Our goal was to leave the resort a little earlier than "normal" on Wednesday since we were leaving the immediate Pena Blanca area and roaming to the other side of the lake...and up a mountain...to get to a small school in a mountain top village. I'm not sure what delayed us, but we still ended up leaving around the "normal" time.
At the bottom of the mountain's road we stopped at a restaurant and were told to visit the facilities as those at the school would not be as "nice". Then the trek began. About half way up the mountain our driver suddenly stops the bus and orders everyone to get off. He was unsure if he could safely get us to our destination. We began walking along the side of the road seeking a flat area at which we hoped our bus driver would again allow us to board. No such luck. HOWEVER, the teacher at the mountain top school somehow received word of our situation and drove down in a small pick-up truck to haul about half of the clinic/children's team to the top (I was in this group). Once at the top of the mountain, the truck returned to get the rest of the group.
While waiting for the rest of the group and the medicines to arrive, the other "pharmacists" and I began setting up the inside of the one-room school house for our work. The doctors' examination area would be on the side walk immediately outside of the school and then the children's activities would take place on a porch and grassy area to the side of the school. The ONLY problem with the location of the pharmacy was that we were not able to benefit from the wonderful breeze blowing across the top of the mountain. It was refreshing each time we stepped outside for some air.
The school itself was a site to see and I'll include pictures of it once I have reliable Internet connections. It reminded me of the images of the "Little House on the Prairie" school because one teacher would present lessons covering a variety of subjects within one contained room to pupils of multiple ages, grades, and ability levels. Grammar lessons were written on a couple of chalkboards while a math lesson was on another. Another memory conjured up by this school was the summer of 2002 when I spent a couple of months teaching at Kima International School of Theology outside of Kisumu, Kenya. The memory was of the chalkboards having simply been painted right on to the wall itself with the use of chalkboard paint.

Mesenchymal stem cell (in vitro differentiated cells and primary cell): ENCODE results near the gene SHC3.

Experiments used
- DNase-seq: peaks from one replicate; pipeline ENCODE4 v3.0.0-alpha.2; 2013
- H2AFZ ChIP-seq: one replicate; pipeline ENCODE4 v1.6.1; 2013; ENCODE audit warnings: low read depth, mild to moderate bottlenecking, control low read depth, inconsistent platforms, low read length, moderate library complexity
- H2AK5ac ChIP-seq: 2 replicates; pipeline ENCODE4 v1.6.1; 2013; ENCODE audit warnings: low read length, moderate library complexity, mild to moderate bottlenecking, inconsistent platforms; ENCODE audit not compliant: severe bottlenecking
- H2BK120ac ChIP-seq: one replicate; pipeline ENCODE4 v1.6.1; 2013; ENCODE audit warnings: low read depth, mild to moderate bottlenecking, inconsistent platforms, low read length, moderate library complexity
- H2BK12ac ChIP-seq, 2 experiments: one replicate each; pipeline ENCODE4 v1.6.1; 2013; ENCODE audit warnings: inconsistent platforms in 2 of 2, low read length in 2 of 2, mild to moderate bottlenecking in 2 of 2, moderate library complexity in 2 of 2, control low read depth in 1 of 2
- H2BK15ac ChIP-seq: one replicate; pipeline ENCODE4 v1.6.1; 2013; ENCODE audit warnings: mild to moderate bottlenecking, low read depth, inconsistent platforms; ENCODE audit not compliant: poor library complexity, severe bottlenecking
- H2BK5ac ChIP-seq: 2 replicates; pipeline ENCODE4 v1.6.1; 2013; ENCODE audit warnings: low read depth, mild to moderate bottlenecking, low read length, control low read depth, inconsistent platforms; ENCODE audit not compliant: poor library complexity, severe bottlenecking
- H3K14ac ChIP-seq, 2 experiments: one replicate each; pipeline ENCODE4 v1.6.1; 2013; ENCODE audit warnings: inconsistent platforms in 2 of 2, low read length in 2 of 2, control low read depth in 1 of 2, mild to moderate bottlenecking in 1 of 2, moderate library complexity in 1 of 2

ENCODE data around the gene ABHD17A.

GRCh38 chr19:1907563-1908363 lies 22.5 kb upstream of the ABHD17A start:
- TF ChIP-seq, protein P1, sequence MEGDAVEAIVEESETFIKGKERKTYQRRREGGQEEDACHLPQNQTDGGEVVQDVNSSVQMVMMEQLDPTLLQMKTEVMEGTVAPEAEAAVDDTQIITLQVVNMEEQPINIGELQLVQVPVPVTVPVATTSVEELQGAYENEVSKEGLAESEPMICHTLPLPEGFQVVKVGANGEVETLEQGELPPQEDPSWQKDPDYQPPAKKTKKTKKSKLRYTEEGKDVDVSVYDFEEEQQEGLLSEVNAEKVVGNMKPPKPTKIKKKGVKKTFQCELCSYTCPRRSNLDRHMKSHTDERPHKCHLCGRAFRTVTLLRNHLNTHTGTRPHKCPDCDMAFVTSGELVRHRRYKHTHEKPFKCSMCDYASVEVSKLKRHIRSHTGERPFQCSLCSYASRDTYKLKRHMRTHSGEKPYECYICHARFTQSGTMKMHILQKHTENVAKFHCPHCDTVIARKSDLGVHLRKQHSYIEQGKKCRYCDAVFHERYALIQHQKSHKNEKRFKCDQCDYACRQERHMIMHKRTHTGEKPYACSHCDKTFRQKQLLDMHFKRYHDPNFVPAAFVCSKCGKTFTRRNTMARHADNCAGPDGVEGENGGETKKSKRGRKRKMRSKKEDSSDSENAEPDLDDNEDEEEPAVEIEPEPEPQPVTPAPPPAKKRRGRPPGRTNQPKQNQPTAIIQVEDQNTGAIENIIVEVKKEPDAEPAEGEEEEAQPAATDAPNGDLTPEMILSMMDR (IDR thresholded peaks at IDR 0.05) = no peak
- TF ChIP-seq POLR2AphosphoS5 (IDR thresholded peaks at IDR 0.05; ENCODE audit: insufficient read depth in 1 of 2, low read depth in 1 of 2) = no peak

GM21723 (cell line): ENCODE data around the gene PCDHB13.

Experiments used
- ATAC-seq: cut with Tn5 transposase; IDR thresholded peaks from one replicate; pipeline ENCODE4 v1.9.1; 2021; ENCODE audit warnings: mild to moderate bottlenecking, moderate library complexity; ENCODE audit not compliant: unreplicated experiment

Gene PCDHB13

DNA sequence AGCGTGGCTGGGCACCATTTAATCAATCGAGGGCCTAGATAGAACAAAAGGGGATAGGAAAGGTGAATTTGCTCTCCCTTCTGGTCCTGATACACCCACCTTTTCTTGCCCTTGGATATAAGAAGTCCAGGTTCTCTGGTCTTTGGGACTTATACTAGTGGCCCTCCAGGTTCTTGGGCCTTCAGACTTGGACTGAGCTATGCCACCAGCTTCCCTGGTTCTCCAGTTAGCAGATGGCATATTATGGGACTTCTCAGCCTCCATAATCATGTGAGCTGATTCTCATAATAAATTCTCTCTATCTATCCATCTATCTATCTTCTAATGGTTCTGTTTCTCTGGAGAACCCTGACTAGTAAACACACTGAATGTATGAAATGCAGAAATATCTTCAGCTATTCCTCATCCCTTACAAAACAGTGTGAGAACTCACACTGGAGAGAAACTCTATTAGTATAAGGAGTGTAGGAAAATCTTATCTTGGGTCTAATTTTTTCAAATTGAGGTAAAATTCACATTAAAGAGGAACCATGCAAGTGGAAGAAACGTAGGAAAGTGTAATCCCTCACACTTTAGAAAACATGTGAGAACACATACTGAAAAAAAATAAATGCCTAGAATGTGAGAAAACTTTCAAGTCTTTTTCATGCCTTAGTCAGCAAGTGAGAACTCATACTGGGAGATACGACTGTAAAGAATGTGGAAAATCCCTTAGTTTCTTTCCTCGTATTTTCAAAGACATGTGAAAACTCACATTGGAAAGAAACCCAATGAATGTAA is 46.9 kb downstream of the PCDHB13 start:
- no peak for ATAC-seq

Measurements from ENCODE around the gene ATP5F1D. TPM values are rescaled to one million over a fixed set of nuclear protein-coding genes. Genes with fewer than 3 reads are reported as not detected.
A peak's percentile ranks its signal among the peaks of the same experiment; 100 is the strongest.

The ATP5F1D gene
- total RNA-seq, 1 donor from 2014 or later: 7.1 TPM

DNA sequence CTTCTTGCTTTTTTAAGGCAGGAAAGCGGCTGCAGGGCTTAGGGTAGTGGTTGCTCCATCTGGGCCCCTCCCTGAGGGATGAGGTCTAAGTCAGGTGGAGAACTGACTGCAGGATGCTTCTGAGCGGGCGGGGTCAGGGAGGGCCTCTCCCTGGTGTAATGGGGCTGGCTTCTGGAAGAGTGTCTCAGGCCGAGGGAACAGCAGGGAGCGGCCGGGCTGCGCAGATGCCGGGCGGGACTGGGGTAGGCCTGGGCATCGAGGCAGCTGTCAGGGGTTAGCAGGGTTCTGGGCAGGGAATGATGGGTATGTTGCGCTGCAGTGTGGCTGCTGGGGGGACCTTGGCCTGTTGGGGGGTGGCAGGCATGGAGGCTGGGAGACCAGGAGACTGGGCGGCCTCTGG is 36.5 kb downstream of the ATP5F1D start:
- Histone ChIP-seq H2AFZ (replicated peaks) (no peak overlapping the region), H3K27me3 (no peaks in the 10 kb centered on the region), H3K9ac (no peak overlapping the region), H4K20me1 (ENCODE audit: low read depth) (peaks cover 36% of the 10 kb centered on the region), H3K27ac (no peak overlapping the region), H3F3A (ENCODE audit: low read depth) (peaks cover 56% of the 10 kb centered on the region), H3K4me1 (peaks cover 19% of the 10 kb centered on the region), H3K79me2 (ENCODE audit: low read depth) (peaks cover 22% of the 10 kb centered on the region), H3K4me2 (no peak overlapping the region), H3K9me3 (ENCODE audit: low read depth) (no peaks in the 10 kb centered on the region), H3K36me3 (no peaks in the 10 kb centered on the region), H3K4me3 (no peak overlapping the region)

Today was the MOST fun I've had in the pharmacy to date (other days were nice too). I guess we are finally getting into our routine and know where everything is "supposed" to be. We've even developed nicknames for some of the more regularly used medicines. It's kind of funny being asked to count out 25 of something called "meth".
We served about 220 people today and then closed up early (this shocked me, but no one else was in line). Part of the efficiency process that we have developed included the clean-up phase and we were packed and ready to go in "no time" at all. And then began the trip back down the mountain. Because there were fears as to the bus' safety for going down hill, all of the tubs of meds were loaded into the bus rather than the human passengers. We then crawled into the back of a couple of trucks. Once we were all down at the bottom of the mountain, we returned to the same restaurant with the "nice" facilities to swap people and tubs so we could drive the rest of the way back to the resort.
Thursday we venture out to another village away from Pena Blanca. The remote roads which we are roaming have been full of adventure and, when we are open to it, lots of joy and blessing even with obstacles to overcome (like steep mountain roads and the torrential rain from Monday night).